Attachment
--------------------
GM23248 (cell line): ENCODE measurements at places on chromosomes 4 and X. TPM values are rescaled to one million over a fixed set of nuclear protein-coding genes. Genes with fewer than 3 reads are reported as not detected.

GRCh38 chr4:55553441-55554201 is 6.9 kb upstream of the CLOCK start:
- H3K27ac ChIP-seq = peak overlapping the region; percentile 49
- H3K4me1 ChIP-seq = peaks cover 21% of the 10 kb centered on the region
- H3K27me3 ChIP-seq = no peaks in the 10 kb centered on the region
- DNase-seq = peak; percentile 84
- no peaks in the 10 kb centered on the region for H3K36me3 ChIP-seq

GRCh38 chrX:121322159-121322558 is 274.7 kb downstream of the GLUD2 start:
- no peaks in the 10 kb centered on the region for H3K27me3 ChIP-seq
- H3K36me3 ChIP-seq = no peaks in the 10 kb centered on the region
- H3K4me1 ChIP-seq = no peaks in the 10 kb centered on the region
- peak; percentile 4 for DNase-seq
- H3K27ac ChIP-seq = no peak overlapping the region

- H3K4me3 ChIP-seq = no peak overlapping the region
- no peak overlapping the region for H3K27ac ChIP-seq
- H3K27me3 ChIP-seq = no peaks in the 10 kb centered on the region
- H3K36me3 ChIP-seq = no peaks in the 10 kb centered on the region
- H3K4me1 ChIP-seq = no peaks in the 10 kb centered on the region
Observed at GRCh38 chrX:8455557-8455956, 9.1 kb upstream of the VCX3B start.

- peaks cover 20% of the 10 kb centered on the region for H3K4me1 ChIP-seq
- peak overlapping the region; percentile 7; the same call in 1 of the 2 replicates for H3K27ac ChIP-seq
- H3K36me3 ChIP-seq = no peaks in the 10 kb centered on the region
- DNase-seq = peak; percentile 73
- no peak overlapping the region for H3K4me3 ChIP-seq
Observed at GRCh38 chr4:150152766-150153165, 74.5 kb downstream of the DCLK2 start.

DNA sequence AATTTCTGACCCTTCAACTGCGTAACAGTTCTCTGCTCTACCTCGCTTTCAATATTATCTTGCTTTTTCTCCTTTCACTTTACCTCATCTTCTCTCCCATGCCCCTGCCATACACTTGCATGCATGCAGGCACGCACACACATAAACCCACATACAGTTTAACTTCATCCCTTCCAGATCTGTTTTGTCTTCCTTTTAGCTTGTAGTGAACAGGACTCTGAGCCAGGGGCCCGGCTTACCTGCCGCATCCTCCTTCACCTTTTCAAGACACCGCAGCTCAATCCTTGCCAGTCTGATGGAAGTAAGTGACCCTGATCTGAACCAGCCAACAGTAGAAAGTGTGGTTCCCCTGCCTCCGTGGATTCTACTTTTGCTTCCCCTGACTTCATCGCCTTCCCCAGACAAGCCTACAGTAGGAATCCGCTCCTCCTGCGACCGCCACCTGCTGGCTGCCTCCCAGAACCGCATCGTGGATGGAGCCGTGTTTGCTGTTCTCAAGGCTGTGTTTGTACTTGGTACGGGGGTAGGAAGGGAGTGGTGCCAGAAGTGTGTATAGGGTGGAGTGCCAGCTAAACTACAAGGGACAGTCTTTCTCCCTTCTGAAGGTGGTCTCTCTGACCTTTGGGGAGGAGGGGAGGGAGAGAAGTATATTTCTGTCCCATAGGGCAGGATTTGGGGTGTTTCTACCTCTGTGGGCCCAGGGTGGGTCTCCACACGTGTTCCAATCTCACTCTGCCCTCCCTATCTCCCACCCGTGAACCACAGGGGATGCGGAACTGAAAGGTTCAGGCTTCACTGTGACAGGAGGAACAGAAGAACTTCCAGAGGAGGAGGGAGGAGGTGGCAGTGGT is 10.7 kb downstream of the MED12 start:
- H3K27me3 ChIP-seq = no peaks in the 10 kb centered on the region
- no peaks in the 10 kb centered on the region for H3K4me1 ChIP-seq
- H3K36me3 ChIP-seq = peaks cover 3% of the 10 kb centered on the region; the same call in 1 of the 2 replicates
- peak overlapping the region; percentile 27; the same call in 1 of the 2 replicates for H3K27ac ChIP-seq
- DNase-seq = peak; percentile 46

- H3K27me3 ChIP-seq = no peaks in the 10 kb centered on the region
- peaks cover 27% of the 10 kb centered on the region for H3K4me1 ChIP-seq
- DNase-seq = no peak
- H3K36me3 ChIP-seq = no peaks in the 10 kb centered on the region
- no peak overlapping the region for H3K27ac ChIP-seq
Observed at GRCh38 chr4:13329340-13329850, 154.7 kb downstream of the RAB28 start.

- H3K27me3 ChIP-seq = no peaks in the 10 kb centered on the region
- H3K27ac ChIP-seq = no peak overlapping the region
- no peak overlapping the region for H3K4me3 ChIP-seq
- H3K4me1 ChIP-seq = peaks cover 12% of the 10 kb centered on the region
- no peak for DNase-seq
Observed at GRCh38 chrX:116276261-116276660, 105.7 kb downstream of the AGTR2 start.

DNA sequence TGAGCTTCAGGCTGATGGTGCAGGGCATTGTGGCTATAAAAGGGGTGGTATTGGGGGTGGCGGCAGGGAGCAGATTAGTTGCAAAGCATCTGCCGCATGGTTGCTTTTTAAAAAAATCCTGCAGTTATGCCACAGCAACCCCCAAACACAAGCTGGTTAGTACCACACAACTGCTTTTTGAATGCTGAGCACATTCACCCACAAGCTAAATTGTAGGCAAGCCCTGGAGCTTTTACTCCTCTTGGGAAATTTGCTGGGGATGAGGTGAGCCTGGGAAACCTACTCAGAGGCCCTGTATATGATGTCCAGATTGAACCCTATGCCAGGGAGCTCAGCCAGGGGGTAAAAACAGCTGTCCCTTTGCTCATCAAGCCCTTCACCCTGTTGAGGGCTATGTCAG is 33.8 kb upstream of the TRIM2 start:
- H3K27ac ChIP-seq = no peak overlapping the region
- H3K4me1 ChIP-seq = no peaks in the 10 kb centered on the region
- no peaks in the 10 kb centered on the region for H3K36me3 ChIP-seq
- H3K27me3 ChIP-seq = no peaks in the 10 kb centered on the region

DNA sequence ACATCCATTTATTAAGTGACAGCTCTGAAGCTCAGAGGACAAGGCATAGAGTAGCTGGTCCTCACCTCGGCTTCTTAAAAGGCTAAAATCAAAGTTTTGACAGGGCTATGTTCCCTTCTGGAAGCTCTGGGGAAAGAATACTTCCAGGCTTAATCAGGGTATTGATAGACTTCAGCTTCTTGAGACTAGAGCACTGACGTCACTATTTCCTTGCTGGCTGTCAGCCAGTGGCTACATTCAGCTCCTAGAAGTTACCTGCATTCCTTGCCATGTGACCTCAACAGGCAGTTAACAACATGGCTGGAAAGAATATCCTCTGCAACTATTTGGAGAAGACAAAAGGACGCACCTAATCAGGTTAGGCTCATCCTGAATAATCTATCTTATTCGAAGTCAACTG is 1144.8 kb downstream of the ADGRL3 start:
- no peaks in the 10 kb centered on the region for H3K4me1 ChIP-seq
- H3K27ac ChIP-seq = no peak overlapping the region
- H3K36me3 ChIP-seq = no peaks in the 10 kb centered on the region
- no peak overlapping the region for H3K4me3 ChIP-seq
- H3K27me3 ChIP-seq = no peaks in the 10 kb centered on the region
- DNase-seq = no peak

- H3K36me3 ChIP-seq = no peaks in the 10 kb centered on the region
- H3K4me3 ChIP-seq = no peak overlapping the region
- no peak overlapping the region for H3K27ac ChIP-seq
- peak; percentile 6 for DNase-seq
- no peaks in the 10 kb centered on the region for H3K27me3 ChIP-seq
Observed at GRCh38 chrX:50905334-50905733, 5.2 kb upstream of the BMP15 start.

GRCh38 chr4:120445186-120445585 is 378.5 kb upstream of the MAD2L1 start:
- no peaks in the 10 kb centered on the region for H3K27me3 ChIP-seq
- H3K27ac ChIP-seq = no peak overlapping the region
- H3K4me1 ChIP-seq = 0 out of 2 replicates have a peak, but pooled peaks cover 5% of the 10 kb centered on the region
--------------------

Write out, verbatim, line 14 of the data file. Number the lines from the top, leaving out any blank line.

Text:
- H3K4me3 ChIP-seq = no peak overlapping the region